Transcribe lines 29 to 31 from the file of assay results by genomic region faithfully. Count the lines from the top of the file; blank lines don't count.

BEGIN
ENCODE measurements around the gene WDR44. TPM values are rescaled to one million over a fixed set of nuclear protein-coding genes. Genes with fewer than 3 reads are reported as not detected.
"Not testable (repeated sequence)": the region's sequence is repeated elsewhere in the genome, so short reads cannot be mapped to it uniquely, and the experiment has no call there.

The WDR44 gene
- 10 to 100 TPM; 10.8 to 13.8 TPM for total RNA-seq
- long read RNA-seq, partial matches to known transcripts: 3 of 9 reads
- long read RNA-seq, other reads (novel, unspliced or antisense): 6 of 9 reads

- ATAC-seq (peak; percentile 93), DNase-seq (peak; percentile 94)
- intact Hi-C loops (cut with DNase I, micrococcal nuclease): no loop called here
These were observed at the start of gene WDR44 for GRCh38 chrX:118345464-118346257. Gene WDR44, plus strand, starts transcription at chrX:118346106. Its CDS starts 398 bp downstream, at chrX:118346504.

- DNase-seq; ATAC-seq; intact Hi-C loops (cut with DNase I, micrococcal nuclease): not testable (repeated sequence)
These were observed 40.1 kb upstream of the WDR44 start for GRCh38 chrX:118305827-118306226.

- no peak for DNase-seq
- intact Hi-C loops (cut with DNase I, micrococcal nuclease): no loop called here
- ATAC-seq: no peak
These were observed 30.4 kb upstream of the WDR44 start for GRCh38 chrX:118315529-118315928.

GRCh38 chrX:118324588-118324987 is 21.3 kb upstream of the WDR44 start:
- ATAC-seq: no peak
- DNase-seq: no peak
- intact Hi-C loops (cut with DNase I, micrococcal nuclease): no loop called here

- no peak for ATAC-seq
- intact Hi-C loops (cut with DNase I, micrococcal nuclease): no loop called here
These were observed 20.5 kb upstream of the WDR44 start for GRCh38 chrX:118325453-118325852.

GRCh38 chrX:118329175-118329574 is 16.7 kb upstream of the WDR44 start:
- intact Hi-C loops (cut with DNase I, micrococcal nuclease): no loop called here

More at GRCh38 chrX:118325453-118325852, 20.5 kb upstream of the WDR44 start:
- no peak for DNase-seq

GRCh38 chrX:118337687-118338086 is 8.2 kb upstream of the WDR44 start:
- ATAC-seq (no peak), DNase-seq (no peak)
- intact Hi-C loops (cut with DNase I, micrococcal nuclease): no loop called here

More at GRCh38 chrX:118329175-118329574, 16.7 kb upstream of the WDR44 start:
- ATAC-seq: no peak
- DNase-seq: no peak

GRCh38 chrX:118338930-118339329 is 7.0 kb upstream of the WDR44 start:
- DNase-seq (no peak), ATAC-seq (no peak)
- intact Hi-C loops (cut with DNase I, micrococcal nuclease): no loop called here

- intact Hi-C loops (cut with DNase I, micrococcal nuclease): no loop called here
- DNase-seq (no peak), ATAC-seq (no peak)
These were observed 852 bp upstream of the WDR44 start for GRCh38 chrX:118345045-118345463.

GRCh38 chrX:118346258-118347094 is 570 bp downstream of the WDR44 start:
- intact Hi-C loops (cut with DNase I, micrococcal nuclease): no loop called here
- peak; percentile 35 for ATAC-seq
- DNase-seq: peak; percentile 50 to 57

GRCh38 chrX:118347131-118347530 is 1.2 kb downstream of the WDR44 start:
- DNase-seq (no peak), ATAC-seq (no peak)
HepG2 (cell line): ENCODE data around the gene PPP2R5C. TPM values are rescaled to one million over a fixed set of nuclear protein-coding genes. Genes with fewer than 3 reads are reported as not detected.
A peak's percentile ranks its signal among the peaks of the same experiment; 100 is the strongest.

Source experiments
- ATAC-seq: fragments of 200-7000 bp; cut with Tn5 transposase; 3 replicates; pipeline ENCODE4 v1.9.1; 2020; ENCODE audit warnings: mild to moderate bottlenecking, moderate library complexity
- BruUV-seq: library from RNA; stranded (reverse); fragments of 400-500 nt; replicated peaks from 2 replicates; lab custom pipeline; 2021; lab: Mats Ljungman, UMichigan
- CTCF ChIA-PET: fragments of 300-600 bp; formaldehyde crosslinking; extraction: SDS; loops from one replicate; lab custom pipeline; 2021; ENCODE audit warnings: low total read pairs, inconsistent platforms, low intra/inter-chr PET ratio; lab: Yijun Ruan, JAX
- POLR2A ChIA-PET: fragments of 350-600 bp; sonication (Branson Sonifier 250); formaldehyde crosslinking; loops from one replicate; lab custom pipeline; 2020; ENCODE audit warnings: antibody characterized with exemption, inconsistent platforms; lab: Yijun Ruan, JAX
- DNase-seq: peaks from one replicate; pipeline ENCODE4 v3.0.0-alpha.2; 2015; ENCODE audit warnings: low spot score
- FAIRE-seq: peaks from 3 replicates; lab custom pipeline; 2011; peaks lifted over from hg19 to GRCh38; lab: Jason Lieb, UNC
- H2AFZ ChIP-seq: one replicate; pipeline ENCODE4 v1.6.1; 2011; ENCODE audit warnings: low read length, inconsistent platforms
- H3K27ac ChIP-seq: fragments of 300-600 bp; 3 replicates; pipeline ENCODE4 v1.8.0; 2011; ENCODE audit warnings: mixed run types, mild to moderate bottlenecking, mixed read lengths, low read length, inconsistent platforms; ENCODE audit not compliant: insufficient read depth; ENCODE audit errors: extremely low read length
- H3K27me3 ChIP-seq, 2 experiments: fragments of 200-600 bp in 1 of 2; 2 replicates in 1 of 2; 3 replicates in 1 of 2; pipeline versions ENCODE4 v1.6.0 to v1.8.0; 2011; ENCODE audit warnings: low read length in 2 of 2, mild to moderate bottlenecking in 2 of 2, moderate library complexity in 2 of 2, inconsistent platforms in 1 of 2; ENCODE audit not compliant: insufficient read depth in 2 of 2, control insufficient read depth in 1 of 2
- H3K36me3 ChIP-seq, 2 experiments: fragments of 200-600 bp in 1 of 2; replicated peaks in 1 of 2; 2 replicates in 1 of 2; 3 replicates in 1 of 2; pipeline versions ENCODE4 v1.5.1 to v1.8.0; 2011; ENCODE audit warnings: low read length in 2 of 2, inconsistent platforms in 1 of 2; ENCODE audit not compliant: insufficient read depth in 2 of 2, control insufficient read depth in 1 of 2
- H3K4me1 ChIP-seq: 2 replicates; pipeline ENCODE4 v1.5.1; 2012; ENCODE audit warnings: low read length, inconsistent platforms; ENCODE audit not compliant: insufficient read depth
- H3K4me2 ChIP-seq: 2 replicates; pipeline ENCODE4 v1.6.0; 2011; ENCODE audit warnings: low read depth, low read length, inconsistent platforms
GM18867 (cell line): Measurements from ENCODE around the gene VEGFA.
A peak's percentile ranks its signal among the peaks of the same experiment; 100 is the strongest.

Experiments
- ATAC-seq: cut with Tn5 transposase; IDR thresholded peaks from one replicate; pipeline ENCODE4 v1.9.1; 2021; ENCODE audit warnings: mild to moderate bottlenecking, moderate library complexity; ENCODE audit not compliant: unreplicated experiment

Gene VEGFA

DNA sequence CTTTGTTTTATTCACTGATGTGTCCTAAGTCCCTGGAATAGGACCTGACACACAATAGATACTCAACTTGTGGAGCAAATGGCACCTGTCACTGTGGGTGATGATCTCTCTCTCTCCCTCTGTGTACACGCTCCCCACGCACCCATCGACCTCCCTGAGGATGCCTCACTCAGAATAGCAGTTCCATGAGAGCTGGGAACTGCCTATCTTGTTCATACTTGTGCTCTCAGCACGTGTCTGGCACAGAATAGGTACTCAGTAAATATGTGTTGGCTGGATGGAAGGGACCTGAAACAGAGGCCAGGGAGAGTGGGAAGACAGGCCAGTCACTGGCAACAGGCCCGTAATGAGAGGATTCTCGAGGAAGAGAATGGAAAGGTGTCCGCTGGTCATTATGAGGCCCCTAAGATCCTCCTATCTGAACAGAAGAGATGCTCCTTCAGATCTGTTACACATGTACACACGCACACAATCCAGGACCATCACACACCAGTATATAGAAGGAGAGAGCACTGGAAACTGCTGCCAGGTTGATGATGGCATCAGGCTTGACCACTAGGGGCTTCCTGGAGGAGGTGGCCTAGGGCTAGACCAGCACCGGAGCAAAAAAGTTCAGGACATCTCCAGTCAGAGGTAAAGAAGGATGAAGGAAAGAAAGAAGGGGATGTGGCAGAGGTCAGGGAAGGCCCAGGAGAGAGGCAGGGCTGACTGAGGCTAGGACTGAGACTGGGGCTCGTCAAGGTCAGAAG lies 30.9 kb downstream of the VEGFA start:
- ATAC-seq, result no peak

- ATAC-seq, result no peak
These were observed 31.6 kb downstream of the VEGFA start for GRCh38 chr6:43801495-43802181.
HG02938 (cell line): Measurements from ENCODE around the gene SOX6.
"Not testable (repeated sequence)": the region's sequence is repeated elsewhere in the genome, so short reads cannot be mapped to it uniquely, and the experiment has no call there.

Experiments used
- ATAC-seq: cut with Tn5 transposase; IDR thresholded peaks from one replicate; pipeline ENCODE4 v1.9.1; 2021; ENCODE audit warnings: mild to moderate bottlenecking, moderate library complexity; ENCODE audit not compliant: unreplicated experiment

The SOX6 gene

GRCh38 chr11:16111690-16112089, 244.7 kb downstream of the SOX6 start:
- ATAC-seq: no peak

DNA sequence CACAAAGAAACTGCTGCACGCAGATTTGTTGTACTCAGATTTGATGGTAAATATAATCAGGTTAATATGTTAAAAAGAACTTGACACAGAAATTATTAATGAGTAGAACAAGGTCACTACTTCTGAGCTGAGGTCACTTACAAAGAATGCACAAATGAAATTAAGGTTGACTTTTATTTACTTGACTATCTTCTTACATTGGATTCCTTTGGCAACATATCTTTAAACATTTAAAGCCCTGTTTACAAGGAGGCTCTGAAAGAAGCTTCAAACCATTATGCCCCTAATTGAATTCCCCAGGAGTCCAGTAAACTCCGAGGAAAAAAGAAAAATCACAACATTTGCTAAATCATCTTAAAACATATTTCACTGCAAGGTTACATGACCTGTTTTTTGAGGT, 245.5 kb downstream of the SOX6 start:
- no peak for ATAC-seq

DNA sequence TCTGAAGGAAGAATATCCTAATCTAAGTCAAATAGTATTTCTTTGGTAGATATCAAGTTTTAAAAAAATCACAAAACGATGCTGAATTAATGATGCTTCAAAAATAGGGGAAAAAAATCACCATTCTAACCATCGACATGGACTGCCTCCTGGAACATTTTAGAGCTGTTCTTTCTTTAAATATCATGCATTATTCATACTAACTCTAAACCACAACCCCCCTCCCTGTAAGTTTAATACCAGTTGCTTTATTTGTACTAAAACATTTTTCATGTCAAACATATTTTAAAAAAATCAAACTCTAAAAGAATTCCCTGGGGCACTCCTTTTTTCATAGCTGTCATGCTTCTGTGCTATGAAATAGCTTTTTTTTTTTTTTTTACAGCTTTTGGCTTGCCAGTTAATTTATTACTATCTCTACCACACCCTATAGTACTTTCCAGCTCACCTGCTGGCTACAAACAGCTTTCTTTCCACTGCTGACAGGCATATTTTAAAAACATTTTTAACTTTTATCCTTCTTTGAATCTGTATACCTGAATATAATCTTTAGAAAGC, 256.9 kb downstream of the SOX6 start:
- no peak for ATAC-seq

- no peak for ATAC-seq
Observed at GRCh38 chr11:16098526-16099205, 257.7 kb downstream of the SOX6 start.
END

- intact Hi-C loops (cut with DNase I, micrococcal nuclease): no loop called here

More at GRCh38 chrX:118329175-118329574, 16.7 kb upstream of the WDR44 start:
- ATAC-seq: no peak